Considering the price of a new EAA Witness… having this work done to it wouldn’t be out of the realm of reasonable when you take into account what you would then have in your hands. A concealed carry gun that makes no compromises.


The Thirties

One of my least favorite things at the gun shop is when some guy who we don’t know, sends in his wife who we don’t know, to buy some “300”. We don’t know the people, so we don’t know which 300 the guy might have. 300 generally means a .30 Caliber of some sort and well, there are too many common options to just pick one. During hunting season, this happens on a regular basis. So guys, if you do send your girl into town to pick up a box of ammunition – do your wife a favor. Rip off the end tab of your last box of ammo and send that with her so the guys at the gun store know exactly what you need, and we don’t think of you in a less than flattering manner.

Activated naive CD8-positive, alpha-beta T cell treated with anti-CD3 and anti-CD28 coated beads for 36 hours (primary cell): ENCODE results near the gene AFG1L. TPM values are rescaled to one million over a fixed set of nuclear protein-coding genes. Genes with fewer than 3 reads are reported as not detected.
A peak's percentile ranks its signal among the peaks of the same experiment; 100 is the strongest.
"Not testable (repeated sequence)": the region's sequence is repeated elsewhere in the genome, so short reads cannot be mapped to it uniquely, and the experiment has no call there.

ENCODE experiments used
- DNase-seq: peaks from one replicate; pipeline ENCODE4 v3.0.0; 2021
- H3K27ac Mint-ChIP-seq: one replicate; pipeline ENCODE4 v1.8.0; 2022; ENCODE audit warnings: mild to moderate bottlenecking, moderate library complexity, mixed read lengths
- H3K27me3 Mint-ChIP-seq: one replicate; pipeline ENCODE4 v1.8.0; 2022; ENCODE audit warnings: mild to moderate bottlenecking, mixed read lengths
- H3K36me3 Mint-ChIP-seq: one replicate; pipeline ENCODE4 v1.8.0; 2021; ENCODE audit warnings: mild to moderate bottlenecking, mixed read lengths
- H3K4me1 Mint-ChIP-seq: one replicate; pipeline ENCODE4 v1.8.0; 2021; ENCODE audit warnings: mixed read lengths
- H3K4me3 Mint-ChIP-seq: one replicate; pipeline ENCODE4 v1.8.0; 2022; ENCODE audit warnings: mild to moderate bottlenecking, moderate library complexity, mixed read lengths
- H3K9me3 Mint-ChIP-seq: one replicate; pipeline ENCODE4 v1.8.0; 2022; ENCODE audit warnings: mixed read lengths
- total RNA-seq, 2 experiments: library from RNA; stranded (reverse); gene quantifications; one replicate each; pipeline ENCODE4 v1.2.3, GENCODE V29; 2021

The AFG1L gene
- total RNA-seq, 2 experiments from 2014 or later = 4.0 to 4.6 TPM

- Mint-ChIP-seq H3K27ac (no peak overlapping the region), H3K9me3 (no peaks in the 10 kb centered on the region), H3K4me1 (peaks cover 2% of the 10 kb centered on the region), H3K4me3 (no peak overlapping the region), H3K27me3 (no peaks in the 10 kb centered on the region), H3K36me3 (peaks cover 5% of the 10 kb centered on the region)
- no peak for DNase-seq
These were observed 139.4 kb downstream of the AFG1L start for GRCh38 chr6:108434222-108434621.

Let’s look at some of these 30 cal cartridges. There are 10 different common 30’s. Each one has its own strengths and weaknesses.

The .30-30 Winchester. The Thirty really started as a market success with the .30-30 Winchester. This was the first serious high velocity metallic cartridge using smokeless powder. It was a hot rod back in its day. Shooters were amazed. These days, the .30-30 is often scoffed at by those that don’t get it. Personally, the .30-30 remains a favorite of mine. It’s mild, yet potent enough to take down an elk at 200 yards. Typically it fires bullets from 150 grains to 170 grains, at moderate velocities from 2250 FPS to 2400 FPS. Accuracy is average to pretty good from most rifles. Most of which are lever action rifles with open sights. The best I’ve ever seen a .30-30 do was half inch groups at 100 yards in a rifle that had about 250 bucks worth of gunsmithing to tune it for better accuracy.